1. I’m really enjoying what they’re doing with the Yuka storyline in this show. It’s definitely a new perspective on a monster plot for Kamen Rider. We’ve seen stories of monsters, and we’ve seen stories of people with the power to fight monsters. Usually, it’s about the need for a decent person to become a hero to save other decent people. Occasionally, it’s about less-than-decent people needing to find heroism within themselves to save decent people. But what Faiz is doing is new to me. It’s doing a story about beaten people being given powers, and then using those powers to punish wicked people. The folks that are getting killed by Yuuji and Yuka, they are the worst. Michiko gets saved by Yuka, and the second she sees her parents warming to Yuka, she lies and blames her for the accident. The girls at school target her early and often. None of these people deserve pity, which makes Yuka’s actions feel deserved, cathartic. It’s a way of muddying the water, of making it more difficult to condemn a killer. Yuka isn’t just having a tough time at school and a rough home life, she’s beaten and insulted and abandoned. It’s a not-uncommon horror story to tell, it’s basically just Carrie, but it’s a different look at the origin of monsters than I think Kamen Rider has done before. (It’s definitely not a part of Kuuga through Ryuki. EDIT: Unless you count 60% of Agito, which I forgot about. It's a gray area!) The individual moments of Yuka’s story still veer wildly between Relatable and Hilarious, that really hasn’t changed, but the overall feel of it is intriguing and compelling. For an isolated girl like Yuka to find someone like Yuuji at the end of this episode, another survivor of trauma who has the power to punish his abusers, that’s going to be an interesting friendship.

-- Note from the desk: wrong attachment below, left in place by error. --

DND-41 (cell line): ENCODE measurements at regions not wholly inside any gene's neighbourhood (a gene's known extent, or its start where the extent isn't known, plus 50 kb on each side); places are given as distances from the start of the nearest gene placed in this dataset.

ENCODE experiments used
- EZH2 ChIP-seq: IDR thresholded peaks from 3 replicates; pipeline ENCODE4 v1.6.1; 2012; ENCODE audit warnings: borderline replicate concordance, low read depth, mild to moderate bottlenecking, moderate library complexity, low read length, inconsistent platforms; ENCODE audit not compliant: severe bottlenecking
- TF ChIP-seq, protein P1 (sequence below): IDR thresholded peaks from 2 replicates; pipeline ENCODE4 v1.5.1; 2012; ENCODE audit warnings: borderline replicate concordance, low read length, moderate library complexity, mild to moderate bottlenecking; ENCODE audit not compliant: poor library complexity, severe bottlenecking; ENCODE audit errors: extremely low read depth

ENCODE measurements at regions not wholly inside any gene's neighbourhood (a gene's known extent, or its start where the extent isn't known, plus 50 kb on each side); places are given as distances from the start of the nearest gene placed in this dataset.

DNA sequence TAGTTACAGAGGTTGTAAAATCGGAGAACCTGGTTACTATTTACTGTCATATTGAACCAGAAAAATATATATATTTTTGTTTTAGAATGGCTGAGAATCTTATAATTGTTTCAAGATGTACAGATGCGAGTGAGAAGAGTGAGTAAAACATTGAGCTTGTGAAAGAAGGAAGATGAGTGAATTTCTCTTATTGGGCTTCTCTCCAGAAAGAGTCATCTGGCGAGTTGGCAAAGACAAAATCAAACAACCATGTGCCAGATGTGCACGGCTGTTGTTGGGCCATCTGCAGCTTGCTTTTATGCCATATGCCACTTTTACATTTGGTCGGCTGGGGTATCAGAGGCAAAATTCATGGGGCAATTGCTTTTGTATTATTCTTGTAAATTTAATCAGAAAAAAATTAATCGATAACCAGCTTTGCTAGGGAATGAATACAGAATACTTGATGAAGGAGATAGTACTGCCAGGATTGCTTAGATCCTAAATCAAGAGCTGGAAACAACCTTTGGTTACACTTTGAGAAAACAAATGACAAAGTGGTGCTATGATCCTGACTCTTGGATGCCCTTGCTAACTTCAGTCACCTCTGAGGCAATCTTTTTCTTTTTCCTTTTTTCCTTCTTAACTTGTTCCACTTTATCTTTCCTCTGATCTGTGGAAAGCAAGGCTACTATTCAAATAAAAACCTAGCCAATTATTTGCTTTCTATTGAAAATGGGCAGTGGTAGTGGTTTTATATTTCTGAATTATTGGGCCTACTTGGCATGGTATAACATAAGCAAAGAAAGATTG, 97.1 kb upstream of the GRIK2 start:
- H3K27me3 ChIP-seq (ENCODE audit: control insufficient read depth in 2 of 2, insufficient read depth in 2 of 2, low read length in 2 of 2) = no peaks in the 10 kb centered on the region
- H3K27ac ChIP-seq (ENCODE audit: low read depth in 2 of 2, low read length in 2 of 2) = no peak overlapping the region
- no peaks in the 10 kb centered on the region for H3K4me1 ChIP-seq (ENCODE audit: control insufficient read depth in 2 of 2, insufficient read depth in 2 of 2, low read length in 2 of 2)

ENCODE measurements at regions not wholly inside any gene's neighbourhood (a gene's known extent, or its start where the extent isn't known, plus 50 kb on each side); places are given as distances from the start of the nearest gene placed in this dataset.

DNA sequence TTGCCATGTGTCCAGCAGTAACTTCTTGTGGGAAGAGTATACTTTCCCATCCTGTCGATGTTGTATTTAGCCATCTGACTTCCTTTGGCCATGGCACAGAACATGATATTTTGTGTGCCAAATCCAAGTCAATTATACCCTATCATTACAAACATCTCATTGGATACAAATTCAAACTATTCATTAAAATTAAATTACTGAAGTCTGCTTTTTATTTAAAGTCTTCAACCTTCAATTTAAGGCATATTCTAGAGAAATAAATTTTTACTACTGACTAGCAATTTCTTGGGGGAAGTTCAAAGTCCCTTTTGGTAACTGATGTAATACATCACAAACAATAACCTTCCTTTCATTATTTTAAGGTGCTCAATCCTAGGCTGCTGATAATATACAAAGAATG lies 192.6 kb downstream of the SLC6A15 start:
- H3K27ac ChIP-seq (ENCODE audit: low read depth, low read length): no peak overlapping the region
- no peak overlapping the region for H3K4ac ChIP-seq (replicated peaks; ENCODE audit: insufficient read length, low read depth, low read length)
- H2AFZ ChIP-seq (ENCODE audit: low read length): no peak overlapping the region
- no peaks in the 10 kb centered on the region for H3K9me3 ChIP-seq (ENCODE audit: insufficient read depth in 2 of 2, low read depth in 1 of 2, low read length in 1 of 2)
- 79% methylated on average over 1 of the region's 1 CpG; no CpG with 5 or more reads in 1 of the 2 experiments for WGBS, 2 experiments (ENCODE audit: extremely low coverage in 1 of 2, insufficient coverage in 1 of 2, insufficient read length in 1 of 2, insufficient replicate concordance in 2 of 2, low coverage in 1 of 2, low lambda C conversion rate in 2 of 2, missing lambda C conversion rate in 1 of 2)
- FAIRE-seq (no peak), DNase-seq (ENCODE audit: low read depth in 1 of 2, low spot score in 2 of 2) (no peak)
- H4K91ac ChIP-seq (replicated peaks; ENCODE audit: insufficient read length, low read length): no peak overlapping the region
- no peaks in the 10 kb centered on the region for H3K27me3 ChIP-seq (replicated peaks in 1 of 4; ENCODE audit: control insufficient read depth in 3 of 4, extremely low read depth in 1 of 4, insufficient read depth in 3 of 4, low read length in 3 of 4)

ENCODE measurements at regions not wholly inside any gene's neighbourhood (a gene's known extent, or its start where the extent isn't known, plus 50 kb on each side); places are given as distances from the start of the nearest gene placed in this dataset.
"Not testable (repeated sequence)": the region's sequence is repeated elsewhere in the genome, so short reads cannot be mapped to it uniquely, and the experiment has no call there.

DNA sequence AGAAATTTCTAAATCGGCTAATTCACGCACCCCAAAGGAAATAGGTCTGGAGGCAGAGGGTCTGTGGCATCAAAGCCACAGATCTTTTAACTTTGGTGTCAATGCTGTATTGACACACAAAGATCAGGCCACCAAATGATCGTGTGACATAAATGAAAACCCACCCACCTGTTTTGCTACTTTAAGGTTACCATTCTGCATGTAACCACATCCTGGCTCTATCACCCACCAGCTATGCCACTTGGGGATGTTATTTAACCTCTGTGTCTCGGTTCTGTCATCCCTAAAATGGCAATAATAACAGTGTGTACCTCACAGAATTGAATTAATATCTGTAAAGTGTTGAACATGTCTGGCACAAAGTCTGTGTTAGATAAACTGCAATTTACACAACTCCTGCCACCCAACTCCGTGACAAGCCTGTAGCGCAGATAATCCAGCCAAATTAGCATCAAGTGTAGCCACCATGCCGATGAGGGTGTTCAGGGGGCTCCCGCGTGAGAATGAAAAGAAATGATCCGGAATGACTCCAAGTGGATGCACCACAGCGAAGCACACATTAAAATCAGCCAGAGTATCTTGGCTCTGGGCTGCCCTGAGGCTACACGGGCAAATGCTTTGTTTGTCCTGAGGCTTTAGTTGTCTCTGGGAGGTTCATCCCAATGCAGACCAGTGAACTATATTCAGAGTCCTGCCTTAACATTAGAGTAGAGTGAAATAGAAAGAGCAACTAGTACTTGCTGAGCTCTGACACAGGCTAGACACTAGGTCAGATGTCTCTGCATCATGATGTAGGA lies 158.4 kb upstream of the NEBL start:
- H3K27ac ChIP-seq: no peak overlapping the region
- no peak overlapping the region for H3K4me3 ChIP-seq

2. Which, hey, theme of this episode! Yuka needs a friend, but there’s also the developing heroic trio of Takumi, Mari, and Keitaro. Keitaro is clearly the missing piece of the core dynamic, the moral and upstanding straight man to Takumi’s grumpy reticence and Mari’s manipulative self-interest. The show pulls back a little on making fun of Keitaro in this one, portraying his desire to help people as maybe just a little misguided instead of being a fool’s errand. I think the defining moment in this episode for me, the kind of Only In Faiz moment that is increasingly precious to me, is when Keitaro realizes the usefulness of the Faiz gear in saving lives and protecting smiles. He pitches Takumi and Mari on heading to Tokyo, getting to the bottom of the mystery, and stopping the monsters. Takumi immediately Nopes out, expressing misgivings about travelling with the two of them for that long and generally not giving a shit about the monsters or any of it. Rebuffed, Keitaro declares that he and Mari will go by themselves to save the day. And Mari’s like, Also Nope? She wants to find out what the deal is with the belt and bike her dad sent her, but she’s not really about protecting innocents. That is such a great conversation for this show to have, to paint the classic Kamen Rider drive of selflessness and sacrifice as Someone Else’s Problem. Like, Takumi and Mari do not take for granted that they are the protagonists of a tokusatsu series! The second half of the episode is about slowly, incremental, purposefully getting them to care about things that do not directly impact them. It’s so grudging, the way that Takumi will finally tell Keitaro his name, will go with Mari for at least a little longer, will take responsibility (!) for the belt, won’t run away any more. It feels earned, these three weirdos deciding to cast their lot together. It’s not so much about changing them or sanding their edges down, it’s about adding a small amount of compassion to their current stew of bickering and insults. It’s a nice evolution of what’s already working great on this show.